Sudbury

Request to move to zero-based budget process turned down by Sudbury city council

A Sudbury city councillor has lost his bid to have the city go back to the drawing board with its budget planning. Michael Vagnini wanted the city to adopt a zero-based budget process, which means the financial plan starts from scratch, and expenses match revenues.

Council opposes Michael Vagnini's motion to alter how yearly budget is created

Council for the City of Greater Sudbury will deliberate on Dec. 3, 4 and 5 to determine its 2020 budget. A 3.5 per cent tax increase is proposed. (Angela Gemmill/CBC)

Sudbury city council spent some time this week considering a switch to a zero-based budgeting process.

A zero-based budget would see them start from scratch and then create a budget matching expenses with revenue.

Councillor Michael Vagnini put forward the motion, saying zero-based, or bottom up, budgeting provides a more in-depth review of spending decisions.

"The zero-based budget allows us to look at things through more of a — if you want to call it a magnifying glass, or the opportunity to analyze things a little bit differently," he said.

Vagnini also asked city council to defer budget deliberations until January.

"I want to make it very clear that this is not a slight toward staff, this is not a slight about the budget," he told council when the motion was introduced.

Sudbury's Chief Administrative officer Ed Archer explained to council how the current budget process works, with work starting in May when staff examines service demands, workloads, contracts and other anticipated changes.

A report is then prepared for city councillors which estimates costs. They're also provided a recommended levy.

Archer went on to say councillors are provided with a budget binder four weeks before deliberations to review specific numbers. If they have any questions at that time, they can direct them to staff.

City council then spends three days deliberating to reach a final budget for the upcoming year.

"Once council ratifies the budget, then it's back to [city staff] to execute the plan," Archer said.

"We do that throughout the year and give you progress updates."

Ward 7 city councillor Mike Jakubo is chair of Greater Sudbury's finance and administration committee. (Yvon Theriault/Radio-Canada)

Councillor Mike Jakubo, chair of the finance committee, says councillors and city staff work hard over an eight month timeframe to consider all spending decisions before reaching a final financial plan.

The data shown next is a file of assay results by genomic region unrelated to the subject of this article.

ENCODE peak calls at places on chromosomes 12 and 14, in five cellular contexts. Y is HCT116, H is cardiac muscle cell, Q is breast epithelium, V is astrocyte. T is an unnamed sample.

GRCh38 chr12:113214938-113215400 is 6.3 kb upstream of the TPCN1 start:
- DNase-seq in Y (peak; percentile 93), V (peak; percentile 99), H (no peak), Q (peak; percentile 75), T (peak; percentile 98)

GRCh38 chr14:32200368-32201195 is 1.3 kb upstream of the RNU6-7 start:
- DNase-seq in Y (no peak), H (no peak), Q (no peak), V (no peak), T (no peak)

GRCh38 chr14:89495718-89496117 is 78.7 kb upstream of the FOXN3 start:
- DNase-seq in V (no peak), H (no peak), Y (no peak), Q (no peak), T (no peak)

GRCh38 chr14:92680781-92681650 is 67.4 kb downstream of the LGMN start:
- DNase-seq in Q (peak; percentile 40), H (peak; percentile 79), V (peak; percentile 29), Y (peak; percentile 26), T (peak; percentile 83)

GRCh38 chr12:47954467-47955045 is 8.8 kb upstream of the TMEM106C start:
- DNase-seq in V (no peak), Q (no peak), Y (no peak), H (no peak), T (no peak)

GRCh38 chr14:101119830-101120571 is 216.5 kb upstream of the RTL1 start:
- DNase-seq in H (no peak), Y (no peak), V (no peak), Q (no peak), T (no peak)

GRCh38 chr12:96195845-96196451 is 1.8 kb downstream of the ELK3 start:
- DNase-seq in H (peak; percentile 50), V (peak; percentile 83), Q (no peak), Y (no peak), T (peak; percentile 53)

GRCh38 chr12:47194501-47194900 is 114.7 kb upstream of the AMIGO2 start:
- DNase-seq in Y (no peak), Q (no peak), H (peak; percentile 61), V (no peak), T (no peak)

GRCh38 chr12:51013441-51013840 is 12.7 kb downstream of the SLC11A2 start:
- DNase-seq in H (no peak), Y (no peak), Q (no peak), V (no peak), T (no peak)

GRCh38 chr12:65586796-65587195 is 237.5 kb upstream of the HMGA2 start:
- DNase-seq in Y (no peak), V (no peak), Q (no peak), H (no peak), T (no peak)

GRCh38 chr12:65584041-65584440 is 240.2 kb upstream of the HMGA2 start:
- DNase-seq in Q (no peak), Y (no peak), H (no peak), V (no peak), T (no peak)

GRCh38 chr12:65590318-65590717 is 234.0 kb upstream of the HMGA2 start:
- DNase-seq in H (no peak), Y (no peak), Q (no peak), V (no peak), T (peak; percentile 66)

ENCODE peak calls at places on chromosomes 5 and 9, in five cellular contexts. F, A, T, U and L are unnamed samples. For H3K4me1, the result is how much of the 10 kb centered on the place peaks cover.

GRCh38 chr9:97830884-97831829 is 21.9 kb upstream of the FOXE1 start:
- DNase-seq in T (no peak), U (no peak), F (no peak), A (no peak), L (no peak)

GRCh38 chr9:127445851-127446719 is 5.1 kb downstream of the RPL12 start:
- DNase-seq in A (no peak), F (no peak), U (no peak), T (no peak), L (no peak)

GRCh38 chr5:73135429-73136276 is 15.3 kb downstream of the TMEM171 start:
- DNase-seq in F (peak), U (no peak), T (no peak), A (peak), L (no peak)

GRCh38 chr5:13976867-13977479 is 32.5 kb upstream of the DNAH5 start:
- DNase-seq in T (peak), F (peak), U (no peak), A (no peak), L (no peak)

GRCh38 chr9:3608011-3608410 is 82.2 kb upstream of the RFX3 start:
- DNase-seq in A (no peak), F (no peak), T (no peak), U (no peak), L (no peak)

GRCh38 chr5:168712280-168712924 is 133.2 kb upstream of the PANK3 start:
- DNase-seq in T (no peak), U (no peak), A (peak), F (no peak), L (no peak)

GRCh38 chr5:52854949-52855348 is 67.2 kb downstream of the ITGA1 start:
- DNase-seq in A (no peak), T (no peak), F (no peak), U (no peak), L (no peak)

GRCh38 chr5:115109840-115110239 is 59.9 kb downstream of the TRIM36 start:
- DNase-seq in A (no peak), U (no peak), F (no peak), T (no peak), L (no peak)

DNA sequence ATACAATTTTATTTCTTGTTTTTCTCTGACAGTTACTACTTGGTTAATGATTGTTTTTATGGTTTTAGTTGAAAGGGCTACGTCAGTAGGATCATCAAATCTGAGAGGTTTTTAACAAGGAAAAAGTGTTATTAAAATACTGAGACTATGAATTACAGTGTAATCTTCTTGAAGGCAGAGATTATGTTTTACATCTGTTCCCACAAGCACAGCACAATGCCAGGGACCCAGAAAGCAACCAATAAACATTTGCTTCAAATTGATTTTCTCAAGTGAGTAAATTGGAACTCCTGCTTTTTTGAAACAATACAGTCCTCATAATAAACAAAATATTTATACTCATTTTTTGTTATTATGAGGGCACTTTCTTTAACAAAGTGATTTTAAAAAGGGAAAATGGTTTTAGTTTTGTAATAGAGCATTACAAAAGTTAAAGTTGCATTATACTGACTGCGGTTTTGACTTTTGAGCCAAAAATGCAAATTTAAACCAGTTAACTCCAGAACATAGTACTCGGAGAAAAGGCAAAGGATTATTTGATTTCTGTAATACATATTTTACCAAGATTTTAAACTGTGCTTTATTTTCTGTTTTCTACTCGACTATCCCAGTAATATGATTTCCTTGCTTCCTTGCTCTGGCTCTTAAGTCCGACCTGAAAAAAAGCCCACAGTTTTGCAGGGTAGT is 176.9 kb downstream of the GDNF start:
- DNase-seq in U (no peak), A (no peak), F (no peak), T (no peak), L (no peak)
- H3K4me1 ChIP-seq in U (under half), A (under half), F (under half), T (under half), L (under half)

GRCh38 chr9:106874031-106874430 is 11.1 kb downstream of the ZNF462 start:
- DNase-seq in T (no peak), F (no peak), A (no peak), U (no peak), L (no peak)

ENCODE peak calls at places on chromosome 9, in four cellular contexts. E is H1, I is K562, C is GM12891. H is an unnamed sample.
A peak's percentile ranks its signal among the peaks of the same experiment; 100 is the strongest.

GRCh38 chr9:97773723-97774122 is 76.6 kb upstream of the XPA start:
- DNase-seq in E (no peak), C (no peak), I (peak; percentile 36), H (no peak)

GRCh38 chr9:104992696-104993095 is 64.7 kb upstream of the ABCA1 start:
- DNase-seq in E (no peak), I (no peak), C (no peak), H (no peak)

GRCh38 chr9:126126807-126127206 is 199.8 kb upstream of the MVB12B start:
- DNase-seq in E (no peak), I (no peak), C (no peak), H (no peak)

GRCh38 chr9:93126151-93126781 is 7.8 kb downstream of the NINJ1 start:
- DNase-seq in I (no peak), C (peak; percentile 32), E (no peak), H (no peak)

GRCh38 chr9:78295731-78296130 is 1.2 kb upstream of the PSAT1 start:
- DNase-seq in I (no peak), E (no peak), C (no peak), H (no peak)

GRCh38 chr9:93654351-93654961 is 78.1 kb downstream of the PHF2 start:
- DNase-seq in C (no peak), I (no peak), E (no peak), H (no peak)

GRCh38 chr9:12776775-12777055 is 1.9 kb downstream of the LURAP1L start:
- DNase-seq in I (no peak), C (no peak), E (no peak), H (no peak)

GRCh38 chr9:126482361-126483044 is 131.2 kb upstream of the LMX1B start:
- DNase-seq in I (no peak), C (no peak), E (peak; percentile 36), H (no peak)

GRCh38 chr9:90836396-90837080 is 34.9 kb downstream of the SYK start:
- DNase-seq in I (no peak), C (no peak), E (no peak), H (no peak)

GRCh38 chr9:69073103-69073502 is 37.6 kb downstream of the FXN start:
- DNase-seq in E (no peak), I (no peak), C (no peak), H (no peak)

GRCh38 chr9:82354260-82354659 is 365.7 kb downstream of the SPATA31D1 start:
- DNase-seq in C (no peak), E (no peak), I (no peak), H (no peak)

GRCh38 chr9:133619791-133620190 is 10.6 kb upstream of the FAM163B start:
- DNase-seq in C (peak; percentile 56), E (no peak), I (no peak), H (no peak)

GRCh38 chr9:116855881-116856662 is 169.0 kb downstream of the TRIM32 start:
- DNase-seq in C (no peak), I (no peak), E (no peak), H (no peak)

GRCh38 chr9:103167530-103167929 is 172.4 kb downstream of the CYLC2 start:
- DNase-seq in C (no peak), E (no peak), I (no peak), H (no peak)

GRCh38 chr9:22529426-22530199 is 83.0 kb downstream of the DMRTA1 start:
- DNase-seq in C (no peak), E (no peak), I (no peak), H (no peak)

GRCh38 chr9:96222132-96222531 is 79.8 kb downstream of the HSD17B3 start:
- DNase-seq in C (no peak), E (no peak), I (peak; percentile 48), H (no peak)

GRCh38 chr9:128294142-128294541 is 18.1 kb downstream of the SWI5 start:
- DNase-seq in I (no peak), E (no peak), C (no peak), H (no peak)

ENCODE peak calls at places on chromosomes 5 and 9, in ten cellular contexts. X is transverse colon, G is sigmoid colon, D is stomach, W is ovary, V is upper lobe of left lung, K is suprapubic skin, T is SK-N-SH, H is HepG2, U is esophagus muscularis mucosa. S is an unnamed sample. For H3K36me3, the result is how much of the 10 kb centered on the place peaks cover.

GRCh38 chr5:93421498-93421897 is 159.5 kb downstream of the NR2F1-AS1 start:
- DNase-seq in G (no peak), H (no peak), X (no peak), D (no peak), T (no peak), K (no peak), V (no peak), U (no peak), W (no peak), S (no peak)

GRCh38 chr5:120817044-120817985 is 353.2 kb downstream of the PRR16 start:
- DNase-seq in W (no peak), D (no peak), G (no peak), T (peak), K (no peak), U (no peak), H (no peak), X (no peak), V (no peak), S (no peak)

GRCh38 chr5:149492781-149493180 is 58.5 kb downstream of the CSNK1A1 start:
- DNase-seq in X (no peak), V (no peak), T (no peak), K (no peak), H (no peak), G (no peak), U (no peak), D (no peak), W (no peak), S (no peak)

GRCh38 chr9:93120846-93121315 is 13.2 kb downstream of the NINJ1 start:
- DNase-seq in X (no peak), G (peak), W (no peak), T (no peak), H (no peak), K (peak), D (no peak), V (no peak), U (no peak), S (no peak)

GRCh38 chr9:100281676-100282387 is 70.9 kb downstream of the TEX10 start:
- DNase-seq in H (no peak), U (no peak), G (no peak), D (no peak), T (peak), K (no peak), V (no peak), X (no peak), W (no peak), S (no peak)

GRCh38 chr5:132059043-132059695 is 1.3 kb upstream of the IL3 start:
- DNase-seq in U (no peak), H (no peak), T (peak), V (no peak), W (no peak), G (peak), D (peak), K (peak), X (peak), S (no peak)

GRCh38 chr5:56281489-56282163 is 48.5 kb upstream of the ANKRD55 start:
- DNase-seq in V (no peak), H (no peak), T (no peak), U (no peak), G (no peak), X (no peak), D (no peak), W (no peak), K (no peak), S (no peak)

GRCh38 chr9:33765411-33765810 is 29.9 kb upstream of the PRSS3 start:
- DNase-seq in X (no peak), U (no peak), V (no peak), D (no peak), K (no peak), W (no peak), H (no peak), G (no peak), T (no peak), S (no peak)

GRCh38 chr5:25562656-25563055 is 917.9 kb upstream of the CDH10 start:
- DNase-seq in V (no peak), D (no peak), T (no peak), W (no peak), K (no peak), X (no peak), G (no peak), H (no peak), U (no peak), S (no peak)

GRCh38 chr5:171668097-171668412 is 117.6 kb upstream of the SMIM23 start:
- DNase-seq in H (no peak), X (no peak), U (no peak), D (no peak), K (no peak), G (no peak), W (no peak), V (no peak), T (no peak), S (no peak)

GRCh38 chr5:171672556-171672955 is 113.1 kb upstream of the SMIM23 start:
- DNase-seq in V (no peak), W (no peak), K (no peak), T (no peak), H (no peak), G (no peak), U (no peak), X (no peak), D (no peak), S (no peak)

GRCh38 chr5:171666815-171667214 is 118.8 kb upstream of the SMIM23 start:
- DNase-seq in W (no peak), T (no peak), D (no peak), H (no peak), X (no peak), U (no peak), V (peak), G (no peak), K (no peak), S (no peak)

"I'm very supportive of the way that this council has already changed the budget process. I think we're really on the right track to making strategic decisions for the future and that's what I sit in this chair to do," Jakubo said.

He added that regardless of how a budget is prepared, city council still has to work through all the numbers to come up with a plan.

"You would still go through the subsequent year and have the ebbs and flows of the year."

"Those same opportunities in terms of changes in programming and funding that present themselves as the year goes on, and the opportunity to change the budget in year, both by adding expenditures and equal revenues such that the net levy to the taxpayer would not change," Jakubo said.

Short term benefits to detriment of long term goals

Jakubo did take the opportunity to explain the disadvantages that go with zero-based over service-based budgets.

"It emphasizes short-term benefits to the detriment of long term goals."

One of the other disadvantages Jakubo mentioned is that the process may become too rigid, in that council may not be able to react to unforeseen opportunities or threats.

"We're the board of governors of this organization we have to have the foresight and the ability to change quickly in the sight of these possible changes that are coming down the road," he said.

Councillor Fern Cormier said he couldn't support the motion because it would halt the current budget process and put a heavy demand on city staff to prepare a zero-based budget by mid-January.

However, he said he would be willing to reconsider this type of process on a department by department basis, in the near future.

"If at some point in the future there's an attempt to be more constructive with a direction such as this, perhaps a little limited in scope but certainly with enough lead time for staff to be able to appropriately respond."

Vagnini's motion for a zero-based budget process was voted down by most of Sudbury city council.

City council will deliberate the 2020 budget on Dec. 3, 4, and 5. A 3.5 per cent tax increase is proposed.

About the Author

Angela Gemmill

Journalist

Angela Gemmill is a CBC journalist who has covered news in Sudbury, Ont., for 14 years. Connect with her on Twitter @AngelaGemmill. Send story ideas to angela.gemmill@cbc.ca

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